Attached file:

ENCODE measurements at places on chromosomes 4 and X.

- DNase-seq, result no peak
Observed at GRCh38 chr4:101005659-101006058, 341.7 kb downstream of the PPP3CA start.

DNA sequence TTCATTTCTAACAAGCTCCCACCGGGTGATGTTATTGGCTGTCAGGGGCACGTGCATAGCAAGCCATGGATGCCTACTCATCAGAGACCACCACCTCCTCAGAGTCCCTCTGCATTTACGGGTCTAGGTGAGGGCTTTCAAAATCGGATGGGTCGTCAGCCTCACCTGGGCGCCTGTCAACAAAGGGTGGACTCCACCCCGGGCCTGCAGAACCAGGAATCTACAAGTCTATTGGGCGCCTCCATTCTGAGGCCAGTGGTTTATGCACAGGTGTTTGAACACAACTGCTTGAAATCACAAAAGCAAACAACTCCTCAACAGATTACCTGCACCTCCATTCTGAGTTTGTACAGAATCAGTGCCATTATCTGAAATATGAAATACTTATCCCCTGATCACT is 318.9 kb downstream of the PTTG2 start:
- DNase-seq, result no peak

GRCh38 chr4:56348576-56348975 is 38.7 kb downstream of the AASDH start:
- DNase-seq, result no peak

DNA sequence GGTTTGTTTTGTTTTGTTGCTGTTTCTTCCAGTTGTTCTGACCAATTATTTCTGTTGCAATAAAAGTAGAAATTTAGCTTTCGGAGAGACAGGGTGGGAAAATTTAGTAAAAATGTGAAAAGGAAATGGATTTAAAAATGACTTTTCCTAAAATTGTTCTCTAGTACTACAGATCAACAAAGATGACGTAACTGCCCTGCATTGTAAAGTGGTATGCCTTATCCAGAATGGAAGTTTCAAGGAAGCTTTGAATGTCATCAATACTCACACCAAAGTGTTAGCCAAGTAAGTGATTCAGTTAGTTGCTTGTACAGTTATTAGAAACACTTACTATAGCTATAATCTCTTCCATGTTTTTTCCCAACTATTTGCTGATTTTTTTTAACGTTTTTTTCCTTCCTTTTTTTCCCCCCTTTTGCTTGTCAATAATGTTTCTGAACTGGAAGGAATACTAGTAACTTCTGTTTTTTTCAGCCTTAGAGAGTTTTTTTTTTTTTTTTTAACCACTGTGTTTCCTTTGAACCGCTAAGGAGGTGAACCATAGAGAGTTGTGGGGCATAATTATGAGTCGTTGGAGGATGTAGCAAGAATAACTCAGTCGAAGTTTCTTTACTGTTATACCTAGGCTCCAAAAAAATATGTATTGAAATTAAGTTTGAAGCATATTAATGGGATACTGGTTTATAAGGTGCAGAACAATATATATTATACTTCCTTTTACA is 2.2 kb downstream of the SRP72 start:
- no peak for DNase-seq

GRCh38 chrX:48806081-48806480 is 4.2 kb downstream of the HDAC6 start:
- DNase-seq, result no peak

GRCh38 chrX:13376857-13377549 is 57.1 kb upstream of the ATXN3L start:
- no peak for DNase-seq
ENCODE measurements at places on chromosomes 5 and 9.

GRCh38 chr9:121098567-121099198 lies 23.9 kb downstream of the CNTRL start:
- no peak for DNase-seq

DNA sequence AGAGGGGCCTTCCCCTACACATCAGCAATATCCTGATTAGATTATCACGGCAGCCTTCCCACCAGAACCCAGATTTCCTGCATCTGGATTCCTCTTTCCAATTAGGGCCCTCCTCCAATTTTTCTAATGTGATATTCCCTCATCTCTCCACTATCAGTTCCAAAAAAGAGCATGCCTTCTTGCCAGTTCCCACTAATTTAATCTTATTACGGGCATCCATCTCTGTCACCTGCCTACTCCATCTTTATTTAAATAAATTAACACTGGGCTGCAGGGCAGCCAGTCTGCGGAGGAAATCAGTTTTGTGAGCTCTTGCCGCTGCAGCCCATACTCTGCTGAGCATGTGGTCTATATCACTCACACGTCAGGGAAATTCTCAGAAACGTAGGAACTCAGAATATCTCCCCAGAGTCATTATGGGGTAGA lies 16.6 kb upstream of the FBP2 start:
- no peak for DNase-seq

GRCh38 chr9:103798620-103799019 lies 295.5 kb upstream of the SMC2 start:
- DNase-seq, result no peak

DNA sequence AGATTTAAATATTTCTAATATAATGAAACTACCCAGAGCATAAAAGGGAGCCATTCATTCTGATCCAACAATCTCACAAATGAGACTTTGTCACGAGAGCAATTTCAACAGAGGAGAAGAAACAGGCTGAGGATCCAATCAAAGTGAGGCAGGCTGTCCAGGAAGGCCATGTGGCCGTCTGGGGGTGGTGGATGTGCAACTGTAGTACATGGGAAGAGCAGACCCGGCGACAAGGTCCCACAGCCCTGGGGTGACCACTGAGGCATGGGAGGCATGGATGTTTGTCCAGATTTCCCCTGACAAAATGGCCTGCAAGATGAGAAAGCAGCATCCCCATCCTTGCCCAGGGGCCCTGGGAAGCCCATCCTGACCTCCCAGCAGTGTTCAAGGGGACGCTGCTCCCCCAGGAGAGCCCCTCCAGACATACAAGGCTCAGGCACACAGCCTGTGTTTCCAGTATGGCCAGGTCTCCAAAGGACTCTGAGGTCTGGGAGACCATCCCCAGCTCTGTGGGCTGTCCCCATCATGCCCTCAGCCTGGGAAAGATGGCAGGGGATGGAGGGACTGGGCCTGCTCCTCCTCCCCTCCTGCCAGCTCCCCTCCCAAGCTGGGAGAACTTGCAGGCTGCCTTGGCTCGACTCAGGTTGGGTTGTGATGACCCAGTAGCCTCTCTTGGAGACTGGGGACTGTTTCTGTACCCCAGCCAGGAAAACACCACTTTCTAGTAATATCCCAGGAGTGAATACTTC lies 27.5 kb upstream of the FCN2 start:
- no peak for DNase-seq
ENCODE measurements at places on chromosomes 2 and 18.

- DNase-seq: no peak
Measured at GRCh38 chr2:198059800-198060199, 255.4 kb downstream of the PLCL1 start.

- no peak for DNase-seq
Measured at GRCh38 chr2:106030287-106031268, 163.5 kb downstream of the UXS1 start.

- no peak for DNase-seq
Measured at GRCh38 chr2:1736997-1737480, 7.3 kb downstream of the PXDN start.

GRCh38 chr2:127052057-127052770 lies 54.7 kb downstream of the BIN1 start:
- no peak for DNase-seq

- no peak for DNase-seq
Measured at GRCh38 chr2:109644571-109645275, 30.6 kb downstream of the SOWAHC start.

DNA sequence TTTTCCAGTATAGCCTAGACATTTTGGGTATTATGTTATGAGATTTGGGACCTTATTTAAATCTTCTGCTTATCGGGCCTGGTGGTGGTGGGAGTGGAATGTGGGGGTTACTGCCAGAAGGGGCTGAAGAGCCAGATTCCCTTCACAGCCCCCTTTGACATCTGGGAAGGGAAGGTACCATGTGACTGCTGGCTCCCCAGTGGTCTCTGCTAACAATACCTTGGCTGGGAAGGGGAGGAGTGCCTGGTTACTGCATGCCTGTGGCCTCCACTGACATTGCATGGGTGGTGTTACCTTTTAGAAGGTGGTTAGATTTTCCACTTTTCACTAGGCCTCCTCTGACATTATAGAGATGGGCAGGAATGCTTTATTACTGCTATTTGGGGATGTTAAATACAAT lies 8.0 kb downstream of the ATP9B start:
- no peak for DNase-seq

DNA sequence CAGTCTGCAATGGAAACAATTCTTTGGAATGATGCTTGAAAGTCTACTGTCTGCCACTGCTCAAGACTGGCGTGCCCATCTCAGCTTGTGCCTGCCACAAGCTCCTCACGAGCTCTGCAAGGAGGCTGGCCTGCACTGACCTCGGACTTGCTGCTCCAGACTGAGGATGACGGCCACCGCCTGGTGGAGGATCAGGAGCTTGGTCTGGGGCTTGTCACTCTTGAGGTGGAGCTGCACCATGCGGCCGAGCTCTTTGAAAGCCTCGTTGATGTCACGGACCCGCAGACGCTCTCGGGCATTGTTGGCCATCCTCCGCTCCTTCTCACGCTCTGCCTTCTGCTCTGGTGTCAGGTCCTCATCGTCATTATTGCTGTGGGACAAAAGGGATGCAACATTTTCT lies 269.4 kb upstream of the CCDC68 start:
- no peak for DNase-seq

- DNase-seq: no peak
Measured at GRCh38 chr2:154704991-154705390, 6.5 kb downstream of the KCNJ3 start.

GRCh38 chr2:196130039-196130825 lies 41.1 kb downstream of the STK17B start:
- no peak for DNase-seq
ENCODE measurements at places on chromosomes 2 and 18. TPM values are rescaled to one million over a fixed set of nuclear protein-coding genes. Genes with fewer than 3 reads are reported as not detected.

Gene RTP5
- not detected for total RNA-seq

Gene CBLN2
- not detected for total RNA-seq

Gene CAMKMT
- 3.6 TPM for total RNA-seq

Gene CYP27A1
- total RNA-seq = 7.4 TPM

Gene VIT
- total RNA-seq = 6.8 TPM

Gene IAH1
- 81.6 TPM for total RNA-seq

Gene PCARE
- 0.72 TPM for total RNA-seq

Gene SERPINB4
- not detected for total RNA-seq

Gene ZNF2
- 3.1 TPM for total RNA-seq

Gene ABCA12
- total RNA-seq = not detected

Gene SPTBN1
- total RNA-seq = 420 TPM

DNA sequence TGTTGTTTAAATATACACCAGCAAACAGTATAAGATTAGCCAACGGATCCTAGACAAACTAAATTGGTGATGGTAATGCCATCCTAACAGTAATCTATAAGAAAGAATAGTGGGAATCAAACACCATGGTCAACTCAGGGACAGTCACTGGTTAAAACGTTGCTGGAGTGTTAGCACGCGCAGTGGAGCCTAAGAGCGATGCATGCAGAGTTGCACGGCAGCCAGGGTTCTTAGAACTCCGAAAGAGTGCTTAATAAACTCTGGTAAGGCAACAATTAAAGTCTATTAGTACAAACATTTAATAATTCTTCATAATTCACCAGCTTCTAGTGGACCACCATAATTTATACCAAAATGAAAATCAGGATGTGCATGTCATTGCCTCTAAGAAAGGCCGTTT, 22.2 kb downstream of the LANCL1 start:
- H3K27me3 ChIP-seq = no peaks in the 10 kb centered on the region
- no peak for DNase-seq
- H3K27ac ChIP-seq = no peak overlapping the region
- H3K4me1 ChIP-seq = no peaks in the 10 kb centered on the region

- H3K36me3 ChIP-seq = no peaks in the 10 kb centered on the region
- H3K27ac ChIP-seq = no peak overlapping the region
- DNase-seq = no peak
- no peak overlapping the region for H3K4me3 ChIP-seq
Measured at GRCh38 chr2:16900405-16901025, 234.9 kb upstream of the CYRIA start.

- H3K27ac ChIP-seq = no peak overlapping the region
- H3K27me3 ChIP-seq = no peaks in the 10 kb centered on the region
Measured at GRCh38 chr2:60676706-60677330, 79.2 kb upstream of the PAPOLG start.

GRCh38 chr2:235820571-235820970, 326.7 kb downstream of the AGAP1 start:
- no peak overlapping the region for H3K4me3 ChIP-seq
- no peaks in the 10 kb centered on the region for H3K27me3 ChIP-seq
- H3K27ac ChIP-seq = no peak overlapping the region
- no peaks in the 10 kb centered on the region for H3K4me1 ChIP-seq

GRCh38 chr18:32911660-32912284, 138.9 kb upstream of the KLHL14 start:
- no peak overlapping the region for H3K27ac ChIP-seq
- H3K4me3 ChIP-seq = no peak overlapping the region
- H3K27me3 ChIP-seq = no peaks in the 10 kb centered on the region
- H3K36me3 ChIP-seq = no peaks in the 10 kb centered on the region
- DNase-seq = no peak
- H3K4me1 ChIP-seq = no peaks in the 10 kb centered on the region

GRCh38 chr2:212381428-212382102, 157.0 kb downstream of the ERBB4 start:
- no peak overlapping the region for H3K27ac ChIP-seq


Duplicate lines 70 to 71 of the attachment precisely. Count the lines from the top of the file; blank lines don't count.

- H3K36me3 ChIP-seq = no peaks in the 10 kb centered on the region
- H3K27ac ChIP-seq = no peak overlapping the region